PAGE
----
Thelma Perry: “Hidden Figure” of Beetle-Fungus Research
João Araújo, Ph.D., is Assistant Curator, Mycology, in the Institute of Systematic Botany at The New York Botanical Garden.
Thelma Perry (1941–98) was one of the great “hidden figures” of the early pioneering beetle-fungus research involving the southern pine beetle. She worked as a microbiology technician at the Forest Insect and Disease Research program at the USDA Forest Service in Pineville, Louisiana. As a Black woman in the 1970s, she was a rarity in the biological sciences, especially in Mycology and in the southern U.S. She was largely self-trained as a Mycologist, and her work on southern pine beetle fungi was groundbreaking. It was Perry who first discovered, carefully described, and photographed the nutritional fungal symbionts housed in mycangia of the female southern pine beetle, Dendroctonus frontalis. This beetle, and some fungus it carries, has caused enormous economic losses for the pine tree industry and has had a broad impact in pine forests. Mycangia are structures that evolved independently in different bark-beetle groups and are used to carry fungal propagules from one tree host to another; the trees become infested with the beetles and colonized by the fungi. These beetles are dependent on their associated fungi for nutrition, especially during larval stages. Perry mentored scientists and graduate students in laboratory techniques, fungal morphology, and the natural history of this beetle-fungus association. Even as she endured many personal challenges in the last 15 years of her life, before she died of cancer in 1998, she courageously made time to continue to work in the lab and teach a new entomology/mycology course in the methods and philosophy she gleaned during her career of beetle-fungus symbiosis research.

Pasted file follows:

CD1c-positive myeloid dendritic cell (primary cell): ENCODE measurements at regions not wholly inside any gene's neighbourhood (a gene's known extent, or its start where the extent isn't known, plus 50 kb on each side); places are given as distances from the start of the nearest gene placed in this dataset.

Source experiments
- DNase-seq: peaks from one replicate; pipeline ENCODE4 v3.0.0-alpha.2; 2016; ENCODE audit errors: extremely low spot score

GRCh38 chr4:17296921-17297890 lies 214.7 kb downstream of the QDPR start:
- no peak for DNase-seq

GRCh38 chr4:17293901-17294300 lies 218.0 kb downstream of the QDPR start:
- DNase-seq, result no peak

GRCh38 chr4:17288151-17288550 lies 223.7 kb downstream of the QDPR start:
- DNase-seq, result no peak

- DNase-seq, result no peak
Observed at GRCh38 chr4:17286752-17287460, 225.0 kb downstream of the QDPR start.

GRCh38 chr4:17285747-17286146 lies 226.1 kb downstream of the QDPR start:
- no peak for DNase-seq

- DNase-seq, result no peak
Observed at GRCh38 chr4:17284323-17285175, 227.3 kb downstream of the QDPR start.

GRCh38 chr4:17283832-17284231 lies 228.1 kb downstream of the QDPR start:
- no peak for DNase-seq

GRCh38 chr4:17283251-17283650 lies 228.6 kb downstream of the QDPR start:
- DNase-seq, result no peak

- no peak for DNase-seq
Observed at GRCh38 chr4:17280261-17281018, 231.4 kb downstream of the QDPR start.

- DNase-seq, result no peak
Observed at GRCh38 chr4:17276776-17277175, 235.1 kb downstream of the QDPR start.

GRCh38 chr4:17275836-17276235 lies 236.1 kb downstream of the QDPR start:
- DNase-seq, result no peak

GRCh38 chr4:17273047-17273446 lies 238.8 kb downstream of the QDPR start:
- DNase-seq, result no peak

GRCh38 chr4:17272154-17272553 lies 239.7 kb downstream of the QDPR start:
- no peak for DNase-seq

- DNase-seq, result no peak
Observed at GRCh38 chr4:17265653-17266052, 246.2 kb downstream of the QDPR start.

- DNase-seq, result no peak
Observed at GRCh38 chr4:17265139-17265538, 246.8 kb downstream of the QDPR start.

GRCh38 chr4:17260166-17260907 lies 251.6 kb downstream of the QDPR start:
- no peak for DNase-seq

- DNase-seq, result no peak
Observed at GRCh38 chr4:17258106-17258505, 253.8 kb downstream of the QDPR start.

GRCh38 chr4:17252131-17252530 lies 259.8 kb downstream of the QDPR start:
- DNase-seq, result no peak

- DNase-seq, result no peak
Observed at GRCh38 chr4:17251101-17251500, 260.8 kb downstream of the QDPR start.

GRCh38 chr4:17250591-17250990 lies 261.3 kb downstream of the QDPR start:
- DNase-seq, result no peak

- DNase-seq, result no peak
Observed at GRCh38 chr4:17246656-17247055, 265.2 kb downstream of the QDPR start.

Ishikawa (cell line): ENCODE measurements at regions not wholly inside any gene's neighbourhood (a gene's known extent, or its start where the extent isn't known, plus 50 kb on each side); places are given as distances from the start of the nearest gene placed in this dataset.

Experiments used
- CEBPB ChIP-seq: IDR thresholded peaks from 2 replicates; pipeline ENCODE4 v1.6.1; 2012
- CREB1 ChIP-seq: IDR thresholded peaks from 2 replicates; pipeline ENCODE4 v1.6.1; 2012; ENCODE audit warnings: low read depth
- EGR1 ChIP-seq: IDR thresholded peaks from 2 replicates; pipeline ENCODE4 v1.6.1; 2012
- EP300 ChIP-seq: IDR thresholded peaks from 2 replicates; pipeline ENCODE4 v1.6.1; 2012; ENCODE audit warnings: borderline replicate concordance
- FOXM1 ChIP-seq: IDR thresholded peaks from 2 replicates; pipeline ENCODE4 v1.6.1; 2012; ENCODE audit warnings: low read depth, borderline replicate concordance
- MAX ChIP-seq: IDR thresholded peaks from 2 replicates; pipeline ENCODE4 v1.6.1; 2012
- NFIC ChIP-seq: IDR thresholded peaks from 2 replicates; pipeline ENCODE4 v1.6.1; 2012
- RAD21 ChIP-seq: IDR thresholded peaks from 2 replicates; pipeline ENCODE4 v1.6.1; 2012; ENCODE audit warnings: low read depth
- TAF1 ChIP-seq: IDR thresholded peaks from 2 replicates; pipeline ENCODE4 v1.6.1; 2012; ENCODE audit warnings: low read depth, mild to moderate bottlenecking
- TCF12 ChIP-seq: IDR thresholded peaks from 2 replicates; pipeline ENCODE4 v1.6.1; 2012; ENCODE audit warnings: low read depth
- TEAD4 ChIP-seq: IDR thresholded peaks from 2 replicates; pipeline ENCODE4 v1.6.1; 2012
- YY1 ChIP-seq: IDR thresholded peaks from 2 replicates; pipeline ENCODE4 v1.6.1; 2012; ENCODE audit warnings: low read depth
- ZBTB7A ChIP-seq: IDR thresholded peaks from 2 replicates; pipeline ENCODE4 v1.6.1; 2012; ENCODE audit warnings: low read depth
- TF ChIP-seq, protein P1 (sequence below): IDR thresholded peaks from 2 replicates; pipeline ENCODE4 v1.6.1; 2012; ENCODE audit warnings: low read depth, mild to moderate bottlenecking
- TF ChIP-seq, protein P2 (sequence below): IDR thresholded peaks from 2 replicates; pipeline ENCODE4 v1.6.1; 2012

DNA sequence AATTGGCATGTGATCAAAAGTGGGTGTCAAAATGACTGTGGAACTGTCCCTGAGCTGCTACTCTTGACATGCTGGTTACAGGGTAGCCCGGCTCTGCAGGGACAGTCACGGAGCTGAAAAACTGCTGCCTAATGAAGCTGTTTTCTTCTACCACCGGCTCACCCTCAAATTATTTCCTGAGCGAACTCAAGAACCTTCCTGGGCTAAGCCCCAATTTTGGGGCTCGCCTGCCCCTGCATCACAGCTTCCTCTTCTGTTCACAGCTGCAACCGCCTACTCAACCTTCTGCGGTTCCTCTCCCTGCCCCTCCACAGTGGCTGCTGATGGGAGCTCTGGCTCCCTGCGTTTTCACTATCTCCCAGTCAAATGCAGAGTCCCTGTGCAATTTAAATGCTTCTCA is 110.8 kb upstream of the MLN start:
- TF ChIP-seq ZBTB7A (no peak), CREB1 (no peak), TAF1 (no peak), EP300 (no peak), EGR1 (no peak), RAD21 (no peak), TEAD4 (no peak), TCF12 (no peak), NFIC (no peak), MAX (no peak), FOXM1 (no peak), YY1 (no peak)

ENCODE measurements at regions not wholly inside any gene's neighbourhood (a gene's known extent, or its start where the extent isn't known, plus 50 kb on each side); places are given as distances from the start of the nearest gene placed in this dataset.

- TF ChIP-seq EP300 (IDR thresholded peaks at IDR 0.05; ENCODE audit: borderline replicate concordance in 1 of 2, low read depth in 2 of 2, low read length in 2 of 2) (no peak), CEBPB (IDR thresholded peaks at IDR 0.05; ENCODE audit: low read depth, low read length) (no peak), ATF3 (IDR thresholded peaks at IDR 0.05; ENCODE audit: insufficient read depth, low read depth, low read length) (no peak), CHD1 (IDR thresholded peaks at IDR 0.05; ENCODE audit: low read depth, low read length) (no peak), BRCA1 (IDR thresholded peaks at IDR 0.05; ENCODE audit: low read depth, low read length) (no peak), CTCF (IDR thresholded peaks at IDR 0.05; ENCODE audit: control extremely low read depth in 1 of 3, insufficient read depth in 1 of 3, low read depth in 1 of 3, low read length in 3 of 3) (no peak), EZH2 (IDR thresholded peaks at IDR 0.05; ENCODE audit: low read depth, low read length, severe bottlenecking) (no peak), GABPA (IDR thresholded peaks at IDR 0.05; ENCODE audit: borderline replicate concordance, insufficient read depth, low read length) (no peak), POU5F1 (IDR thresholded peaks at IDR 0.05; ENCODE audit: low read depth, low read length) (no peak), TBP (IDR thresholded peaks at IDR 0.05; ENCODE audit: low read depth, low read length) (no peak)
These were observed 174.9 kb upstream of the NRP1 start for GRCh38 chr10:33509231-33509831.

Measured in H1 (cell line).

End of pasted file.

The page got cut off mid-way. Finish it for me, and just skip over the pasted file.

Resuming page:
Thelma Perry was one of the pioneers to consider the competitive interactions between species of these fungi, and her work was key to understanding the crucial basidiomycete fungi associated with the southern pine beetles. While she did appear on at least nine peer-reviewed papers as co-author, her role in this important field was under-recognized. Recently, several collaborators published an article dealing with one of the groups to which Perry dedicated her research, a fungus that forms mutualistic relationships with beetles of the genus Entomocorticium. To acknowledge her influential contributions, we have proposed a new species in her honor posthumously, Entomocorticium perryae. By naming a species after Thelma Perry we seek to memorialize her contributions to the taxonomy of this group she loved so much. We also aim to inspire new generations of Black and Latinx women and other minorities to pursue academic careers in the sciences.
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